Last final fun fact for this post: Jensen (CEO of Nvidia) is Lisa Su’s (CEO of AMD) uncle! I bet that makes for wonderful thanksgiving dinners.


@Serinity whoa fantastic information here, I was completely clueless about the current AMD status so I’m glad to hear all this, my motherboard and cpu are the weakest link of my rig so I’m sure to watch out for Zen 2 next year and wait a bit before upgrading.


I watched it too. And thinking back to my Athlon days and BSOD’s everywhere (probably my own lack of PC building skill) I just stuck with Intel next time.

But that video!
Makes me want to root for AMD.

So all we need now is for game developers to implement proper multi-threading support. I mean if everybody ends up with cheaper AMD chips that have large core counts then the developers will start to optimize for it. Not to mention that it is very useful in business apps like rendering and post production and AMD dominate the console market don’t they? So I would expect ports would already use multi-core/threaded optimizations.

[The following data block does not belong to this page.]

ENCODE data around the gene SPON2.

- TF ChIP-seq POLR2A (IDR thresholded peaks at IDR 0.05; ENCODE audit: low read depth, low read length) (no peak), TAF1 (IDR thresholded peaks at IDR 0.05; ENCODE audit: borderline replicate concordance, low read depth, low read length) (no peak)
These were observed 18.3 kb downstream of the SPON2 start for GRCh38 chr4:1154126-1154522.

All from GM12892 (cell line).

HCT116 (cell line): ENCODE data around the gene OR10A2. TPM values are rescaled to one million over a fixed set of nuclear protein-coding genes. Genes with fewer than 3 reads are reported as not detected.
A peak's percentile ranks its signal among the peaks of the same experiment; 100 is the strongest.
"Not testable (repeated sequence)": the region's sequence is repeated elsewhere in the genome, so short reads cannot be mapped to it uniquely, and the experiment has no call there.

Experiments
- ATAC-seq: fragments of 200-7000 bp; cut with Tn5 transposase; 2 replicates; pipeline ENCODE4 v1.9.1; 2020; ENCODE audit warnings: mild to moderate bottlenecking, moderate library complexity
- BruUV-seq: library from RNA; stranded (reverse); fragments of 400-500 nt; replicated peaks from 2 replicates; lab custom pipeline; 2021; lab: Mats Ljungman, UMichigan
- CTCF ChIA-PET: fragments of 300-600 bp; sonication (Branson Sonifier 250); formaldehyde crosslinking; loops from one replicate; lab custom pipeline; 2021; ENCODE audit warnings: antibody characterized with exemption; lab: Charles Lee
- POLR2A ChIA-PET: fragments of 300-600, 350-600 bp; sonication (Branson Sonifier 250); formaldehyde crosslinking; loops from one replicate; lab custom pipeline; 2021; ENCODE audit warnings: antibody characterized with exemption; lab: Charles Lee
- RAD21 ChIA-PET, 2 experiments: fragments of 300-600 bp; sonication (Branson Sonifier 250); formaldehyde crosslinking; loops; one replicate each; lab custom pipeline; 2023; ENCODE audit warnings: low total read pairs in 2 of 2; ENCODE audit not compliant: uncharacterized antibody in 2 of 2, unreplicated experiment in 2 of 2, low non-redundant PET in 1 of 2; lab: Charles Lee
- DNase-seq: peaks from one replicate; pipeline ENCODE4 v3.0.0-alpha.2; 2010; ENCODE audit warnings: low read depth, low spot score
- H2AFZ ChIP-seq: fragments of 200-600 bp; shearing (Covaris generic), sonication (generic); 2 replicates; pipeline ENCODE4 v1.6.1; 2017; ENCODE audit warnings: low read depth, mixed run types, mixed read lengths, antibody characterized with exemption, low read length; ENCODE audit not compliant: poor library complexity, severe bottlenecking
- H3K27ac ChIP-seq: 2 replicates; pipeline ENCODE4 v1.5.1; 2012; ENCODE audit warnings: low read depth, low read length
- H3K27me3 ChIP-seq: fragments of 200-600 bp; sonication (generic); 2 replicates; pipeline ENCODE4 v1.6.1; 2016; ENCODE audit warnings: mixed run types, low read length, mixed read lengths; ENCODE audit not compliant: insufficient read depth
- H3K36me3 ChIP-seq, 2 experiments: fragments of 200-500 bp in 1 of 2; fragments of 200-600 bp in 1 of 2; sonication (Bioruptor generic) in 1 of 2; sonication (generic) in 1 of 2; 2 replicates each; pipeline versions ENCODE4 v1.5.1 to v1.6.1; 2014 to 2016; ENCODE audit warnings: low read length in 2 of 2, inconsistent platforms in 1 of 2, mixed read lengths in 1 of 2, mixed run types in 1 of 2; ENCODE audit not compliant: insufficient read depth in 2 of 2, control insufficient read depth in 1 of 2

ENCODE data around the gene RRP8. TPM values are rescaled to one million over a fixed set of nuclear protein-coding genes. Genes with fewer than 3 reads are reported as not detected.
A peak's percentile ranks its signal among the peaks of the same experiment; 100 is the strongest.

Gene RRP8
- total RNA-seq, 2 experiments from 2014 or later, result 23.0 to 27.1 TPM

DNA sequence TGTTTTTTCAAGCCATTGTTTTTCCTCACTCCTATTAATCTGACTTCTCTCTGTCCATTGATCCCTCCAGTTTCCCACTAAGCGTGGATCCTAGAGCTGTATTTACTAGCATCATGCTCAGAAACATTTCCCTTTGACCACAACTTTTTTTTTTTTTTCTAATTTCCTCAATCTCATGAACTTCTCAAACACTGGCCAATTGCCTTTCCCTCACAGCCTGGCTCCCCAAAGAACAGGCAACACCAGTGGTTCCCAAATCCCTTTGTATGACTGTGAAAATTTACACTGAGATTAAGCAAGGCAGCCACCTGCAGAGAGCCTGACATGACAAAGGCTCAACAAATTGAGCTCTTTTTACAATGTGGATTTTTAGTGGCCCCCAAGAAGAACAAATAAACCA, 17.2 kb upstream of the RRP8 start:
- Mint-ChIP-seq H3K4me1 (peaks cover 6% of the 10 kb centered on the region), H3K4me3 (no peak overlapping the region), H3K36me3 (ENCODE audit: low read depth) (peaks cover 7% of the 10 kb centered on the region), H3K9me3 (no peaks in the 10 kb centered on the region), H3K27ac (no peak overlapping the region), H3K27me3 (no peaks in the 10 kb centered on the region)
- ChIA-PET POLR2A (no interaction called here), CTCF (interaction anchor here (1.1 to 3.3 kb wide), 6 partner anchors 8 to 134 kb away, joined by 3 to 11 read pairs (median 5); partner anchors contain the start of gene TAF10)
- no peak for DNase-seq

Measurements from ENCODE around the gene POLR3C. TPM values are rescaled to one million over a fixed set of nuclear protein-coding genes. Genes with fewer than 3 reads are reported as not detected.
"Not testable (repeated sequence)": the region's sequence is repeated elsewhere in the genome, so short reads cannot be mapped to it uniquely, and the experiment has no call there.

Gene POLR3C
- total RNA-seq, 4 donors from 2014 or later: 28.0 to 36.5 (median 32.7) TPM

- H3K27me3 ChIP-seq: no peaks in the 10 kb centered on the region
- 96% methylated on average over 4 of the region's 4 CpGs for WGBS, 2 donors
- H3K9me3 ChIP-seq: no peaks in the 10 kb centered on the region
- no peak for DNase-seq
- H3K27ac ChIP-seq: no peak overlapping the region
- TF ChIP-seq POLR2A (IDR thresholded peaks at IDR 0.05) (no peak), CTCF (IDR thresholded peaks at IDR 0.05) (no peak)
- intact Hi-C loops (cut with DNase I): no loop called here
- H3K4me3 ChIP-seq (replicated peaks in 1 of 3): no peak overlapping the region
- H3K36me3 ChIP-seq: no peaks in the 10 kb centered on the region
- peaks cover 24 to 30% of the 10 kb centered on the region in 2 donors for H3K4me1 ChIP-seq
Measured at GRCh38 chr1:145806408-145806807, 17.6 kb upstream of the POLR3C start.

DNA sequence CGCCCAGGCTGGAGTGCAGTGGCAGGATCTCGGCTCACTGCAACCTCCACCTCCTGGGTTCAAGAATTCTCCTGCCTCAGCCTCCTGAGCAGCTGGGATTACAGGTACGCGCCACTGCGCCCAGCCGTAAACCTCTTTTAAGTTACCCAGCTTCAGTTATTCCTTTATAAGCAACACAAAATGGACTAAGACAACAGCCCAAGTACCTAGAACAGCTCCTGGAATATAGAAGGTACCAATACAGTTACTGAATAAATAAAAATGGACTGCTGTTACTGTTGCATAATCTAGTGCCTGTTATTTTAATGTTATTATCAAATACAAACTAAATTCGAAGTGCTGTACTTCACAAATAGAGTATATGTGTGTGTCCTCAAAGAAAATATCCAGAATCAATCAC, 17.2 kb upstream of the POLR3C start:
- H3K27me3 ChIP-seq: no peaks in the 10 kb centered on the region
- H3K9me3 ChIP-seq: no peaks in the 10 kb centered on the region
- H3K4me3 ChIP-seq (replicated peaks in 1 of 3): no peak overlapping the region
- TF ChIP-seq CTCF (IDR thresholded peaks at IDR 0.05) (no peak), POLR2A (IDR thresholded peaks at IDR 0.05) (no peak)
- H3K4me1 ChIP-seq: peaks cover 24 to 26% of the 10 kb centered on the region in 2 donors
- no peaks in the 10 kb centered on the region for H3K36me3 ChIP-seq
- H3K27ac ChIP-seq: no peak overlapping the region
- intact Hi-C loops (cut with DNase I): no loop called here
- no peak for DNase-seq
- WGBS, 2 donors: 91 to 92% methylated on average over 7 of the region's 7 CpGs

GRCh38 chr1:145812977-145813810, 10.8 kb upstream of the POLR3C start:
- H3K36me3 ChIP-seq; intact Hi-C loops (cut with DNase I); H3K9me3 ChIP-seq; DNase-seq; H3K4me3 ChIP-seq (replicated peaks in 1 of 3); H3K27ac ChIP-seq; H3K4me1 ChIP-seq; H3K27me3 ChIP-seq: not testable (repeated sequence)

I also found the part about Intel having too much control over PCI so could have NVidia by the balls, especially as Intel announced they will work on their own dedicated GPU’s

Anyway, I would like to see AMD take the crown after watching that video.


For some reason most flight sims are CPU hungry so there is a use case for VR there.


Yep I don’t buy the GPU bottleneck myth anymore.

CPU definitely helps.


You might like / hate this video:

Intel and AMD could technically lock out Nvidia from using their CPUs. Intel and Nvidia really hate each other, so Intel partnered with AMD to bring Radeon graphics to Intel processors in order to steal sales.